So here I am in 2019, a few years wiser, more weary of what is marketed to me, more concerned about my impact on the world. How do I go and see animals without causing them harm?

I think the biggest thing to consider is to draw lines and do your research. Most importantly, I have learned that if animals are held in a situation where they can’t act normal, then they are probably suffering. If turtles, dolphins, and whales can’t migrate, they truly can’t be happy. If dogs aren’t fed enough and cared for, it’s wrong. If elephants have to be tortured to be friendly, or lions drugged for a selfie, I don’t want to support the industry.

Since 2017 I have attempted to make better choices all around. In Mexico we avoided dolphin swims, regardless of the endless advertising and friends insisting it was a “must see”. We didn’t pay to say hello to monkeys or parrots from beach or street vendors. We did pay to do wild snorkeling in the ocean to try and see sea turtles, which we didn’t, but we did see coral and many beautiful, vibrant fish.

Ocean Snorkeling

In 2018 I took my Girl Scout Troop to a Wild Animal Sanctuary here in Colorado to see the importance of keeping animals wild and what happens all too often when we don’t. A lesson that I need reinforced and that my Girl Scout troop REALLY took to heart to understand.

In 2019 I am not going to see Sea World and continue to support whales in captivity (I know they have stopped breeding, but the animals still deserve better homes). Instead I will be going to a natural area to see manatees in their native habitat, also snorkeling.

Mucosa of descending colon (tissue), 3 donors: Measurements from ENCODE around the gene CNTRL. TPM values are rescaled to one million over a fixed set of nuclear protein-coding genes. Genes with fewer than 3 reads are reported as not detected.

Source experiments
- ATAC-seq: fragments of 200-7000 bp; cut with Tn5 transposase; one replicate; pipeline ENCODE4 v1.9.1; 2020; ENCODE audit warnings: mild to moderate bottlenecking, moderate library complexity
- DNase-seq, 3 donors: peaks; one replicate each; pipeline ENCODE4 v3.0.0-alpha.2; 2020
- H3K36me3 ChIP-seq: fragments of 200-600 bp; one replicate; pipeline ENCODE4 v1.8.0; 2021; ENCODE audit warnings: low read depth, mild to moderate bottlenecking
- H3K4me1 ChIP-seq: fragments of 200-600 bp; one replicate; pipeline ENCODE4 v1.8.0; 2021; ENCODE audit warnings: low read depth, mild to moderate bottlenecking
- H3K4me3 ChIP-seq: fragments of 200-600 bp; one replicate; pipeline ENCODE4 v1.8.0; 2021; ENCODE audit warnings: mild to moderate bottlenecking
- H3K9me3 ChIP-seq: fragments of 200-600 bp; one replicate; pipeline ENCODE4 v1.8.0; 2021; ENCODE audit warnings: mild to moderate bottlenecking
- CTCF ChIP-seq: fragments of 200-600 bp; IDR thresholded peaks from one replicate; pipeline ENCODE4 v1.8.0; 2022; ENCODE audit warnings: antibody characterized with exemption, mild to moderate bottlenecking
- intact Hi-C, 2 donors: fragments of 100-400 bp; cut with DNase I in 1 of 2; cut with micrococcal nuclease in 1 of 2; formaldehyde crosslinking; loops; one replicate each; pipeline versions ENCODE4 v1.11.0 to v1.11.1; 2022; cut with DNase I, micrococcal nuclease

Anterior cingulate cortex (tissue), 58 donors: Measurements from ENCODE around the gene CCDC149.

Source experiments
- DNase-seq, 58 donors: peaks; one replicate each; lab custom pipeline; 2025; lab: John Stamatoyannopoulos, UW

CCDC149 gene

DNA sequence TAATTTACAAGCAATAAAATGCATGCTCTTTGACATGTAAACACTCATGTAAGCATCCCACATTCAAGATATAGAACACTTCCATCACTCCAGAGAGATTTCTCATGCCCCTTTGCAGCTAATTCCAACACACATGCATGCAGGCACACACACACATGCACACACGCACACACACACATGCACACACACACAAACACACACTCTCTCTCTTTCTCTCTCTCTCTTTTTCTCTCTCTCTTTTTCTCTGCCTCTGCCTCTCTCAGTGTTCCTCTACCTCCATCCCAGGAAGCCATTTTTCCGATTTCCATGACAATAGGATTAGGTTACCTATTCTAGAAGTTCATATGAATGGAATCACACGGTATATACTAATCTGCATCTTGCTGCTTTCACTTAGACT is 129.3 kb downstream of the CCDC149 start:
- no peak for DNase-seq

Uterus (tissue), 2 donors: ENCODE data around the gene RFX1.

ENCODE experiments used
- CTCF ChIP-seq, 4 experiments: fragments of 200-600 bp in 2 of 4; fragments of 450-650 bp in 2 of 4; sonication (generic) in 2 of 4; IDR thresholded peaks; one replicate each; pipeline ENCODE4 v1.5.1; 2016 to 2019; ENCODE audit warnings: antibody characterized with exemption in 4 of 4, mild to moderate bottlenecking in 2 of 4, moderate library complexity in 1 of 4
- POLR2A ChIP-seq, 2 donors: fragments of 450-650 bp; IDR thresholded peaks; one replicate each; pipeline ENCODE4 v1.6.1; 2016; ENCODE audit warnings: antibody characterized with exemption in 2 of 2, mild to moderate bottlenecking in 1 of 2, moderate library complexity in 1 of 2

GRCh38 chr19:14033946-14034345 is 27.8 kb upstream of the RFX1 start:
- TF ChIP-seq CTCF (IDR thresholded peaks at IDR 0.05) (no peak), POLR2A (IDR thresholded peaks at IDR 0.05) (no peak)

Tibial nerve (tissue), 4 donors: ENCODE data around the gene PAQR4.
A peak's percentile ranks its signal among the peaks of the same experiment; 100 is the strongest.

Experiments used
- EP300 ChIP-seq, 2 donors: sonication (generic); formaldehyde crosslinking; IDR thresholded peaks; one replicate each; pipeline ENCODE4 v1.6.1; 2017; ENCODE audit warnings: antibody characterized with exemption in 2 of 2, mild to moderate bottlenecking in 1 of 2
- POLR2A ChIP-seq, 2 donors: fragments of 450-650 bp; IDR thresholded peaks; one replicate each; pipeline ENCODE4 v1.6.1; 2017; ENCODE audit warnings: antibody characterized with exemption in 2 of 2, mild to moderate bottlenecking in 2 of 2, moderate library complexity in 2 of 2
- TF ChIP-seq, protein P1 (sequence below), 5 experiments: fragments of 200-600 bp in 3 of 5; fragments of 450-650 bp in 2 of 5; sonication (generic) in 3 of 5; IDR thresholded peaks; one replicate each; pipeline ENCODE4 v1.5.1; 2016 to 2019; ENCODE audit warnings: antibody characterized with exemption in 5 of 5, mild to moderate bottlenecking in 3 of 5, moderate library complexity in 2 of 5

While I have made mistakes, and I will continue to, I have most certainly learned from them. My open discussions, I hope, will inspire others to also look into their cruise stop choices, ask questions, and inquire on if a choice is ethical. The truth is that it’s not just animals that we should consider, millions of people are also exploited around the world for tourism, for fashion, for food, for everything. All we can do is shed light on the issues, and work hard to make better choices.

Overall, we have to consider where much animal mistreatment comes from. A part of it is greed, but a lot of it is also poverty and desperation. When a family is struggling to feed their children, offering photos with a drugged lion seems like a good option. The struggling poor doesn’t have the luxury of ethical discrimination, they are simply trying to survive. However, that being said, when demand falls for something, it often eradicates the problem.

If you need more help deciphering, I highly recommend this video from G Adventures. Here are some of my tips for playing in the wild.

Happy, Ethical Travels!